The use of artificial intelligence programs has the potential to facilitate medical diagnoses, drug development, boost our knowledge in physics, astronomy… But it can also create major conflicts, so many as to lead different countries to propose a pause in its development or prohibit its use, as happened in Germany or Italy recently. And one of the biggest concerns is linked to copyright.
The European Union’s head of technology regulation, Margrethe Vestager, has declared today that the bloc she leads will probably reach a political deal this year that will pave the way for the world’s first major artificial intelligence (AI) legislation.
In an interview with the Reuters agency conducted during a meeting of digital ministers of the Group of Seven (Canada, France, Germany, Italy, Japan, the United Kingdom) in Takasaki, Japan, Vestager suggested legislative measures for the use of tools of AI, such as “labeling obligations for AI-generated images. There was no reason to hesitate and wait for legislation to pass to speed up the discussions needed to deliver the changes across systems where AI will have enormous influence.”
The measures are just the conclusion of a preliminary agreement that had already been reached on the EU’s Artificial Intelligence Law. From the moment the law enters into force, companies that implement generative artificial intelligence tools, such as ChatGPT, must disclose any copyrighted material by copyright used to develop their systems.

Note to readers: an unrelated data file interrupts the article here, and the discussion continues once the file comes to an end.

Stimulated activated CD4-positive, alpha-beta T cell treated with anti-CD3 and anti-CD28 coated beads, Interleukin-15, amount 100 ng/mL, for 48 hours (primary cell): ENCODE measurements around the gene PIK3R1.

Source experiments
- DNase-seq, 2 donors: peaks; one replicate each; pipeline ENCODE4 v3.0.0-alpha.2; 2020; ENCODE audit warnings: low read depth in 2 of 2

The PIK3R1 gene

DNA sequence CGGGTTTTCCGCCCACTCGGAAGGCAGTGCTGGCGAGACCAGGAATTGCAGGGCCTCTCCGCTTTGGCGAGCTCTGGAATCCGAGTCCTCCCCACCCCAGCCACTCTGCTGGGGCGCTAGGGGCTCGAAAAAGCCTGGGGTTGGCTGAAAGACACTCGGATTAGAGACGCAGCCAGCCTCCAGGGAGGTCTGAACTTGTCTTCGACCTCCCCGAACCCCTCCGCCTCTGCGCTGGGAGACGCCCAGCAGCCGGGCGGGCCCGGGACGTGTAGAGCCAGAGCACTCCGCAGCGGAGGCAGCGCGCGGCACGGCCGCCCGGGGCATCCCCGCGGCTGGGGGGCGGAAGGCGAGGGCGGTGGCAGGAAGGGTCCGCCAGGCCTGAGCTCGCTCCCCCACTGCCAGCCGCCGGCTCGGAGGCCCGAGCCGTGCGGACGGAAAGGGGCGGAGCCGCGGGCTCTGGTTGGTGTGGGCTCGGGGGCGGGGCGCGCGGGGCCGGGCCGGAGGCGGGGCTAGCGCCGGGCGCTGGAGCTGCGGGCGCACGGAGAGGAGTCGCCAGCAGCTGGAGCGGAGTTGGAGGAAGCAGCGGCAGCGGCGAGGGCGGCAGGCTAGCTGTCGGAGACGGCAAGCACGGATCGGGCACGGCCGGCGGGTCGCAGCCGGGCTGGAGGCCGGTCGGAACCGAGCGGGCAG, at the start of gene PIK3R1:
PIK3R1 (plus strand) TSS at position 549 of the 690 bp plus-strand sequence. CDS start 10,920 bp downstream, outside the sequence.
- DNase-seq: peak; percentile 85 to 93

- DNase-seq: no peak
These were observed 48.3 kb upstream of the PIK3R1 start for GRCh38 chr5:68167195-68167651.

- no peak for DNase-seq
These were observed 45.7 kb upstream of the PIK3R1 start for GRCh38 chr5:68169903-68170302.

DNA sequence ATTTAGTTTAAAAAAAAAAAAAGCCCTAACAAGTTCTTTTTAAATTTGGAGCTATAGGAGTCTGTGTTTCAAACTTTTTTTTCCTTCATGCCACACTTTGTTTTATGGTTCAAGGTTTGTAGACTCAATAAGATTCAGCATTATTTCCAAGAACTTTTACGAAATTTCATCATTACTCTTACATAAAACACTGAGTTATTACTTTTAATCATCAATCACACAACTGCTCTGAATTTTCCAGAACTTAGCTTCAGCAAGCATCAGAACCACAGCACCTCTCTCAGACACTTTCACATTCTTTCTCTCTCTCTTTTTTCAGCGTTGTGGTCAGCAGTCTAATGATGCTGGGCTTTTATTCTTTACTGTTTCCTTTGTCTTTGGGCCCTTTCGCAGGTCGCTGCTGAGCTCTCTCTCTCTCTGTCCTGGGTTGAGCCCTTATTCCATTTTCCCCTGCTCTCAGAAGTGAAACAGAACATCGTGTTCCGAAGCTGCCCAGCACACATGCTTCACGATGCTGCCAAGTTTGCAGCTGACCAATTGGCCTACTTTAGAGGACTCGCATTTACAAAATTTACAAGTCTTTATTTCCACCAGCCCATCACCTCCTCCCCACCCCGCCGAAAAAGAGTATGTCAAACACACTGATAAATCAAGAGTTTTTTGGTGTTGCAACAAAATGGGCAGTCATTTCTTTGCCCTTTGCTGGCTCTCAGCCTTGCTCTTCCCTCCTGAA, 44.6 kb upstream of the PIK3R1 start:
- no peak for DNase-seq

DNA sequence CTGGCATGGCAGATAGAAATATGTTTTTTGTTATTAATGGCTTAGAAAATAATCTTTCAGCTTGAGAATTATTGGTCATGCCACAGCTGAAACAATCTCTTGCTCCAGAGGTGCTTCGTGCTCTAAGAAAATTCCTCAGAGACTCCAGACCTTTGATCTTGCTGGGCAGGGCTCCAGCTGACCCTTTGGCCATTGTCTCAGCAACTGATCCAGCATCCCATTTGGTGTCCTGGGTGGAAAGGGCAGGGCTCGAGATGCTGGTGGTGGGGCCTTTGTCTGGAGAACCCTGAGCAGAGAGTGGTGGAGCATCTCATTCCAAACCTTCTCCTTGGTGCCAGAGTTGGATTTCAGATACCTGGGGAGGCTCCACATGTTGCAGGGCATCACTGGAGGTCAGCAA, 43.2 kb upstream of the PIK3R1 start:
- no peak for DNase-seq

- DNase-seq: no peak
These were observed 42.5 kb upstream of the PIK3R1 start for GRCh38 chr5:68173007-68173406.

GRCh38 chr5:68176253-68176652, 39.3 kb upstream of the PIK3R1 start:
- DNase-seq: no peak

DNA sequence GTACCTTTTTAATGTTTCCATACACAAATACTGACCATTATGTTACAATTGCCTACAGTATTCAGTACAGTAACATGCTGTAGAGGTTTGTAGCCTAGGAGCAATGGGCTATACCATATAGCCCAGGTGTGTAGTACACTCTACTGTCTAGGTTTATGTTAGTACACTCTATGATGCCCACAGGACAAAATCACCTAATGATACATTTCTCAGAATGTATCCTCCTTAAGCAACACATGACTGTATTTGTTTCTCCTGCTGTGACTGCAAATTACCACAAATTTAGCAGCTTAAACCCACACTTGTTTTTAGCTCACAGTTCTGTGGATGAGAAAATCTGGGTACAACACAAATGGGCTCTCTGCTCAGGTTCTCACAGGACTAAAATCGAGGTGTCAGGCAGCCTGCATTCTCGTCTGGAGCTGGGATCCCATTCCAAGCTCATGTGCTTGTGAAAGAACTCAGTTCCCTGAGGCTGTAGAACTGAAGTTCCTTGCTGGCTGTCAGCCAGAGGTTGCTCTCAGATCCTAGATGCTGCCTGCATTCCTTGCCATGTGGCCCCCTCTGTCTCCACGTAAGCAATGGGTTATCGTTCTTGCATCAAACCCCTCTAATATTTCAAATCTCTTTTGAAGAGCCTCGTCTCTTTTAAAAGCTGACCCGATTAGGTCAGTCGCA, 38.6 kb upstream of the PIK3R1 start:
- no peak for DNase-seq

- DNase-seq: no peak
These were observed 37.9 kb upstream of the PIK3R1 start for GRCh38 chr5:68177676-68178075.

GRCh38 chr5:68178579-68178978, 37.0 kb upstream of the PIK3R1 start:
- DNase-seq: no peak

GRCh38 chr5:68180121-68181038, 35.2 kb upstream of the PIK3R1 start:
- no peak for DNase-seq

This provision was a late addition drafted in the last two weeks, according to a source familiar with the discussions. Some committee members initially proposed prohibit the use of copyrighted material to train generative AI models, the source said, but this was dropped in favor of a transparency requirement.
Contrary to what happened with other technologies, such as genetic engineering, the internet itself or nuclear energy, the European Commission began to drafting the AI Act almost two years agowhen it was an emerging technology (at the time of the launch of the OpenAI chatbot ChatGPT) and it was not, like today, on everyone’s lips almost constantly.
Members of the European Parliament agreed to take the draft to the next stage, the tripartite dialogue, during which EU lawmakers and member states will discuss the final details of the bill. At the moment and according to the proposals, the AI tools will be classified according to their perceived level of risk: from minimal to limited, high and unacceptable. Areas of concern could include biometric surveillance, the spread of misinformation, or discriminatory language.
“Contrary to conservative wishes for increased surveillance and leftist fantasies of excessive regulation,” explained Svenja Hahn, a German Member of the European Parliament, “parliament found a strong commitment that would regulate AI proportionately, it would protect the rights of citizens, encourage innovation and boost the economy.”
Fred Havemeyer, an analyst at the stock firm Macquarie and a specialist in technology, agrees with Hahn’s statement: “The EU proposal is one that has been made tactfully, rather than a ban-first, ask-questions-later approach proposed by some ”. Although the tools of high risk will not be prohibited, says the new law, those who use them must be very transparent in their operations. It will be necessary to see if the contravention of the norms only generates fines or produces consequences since this topic has not yet been addressed.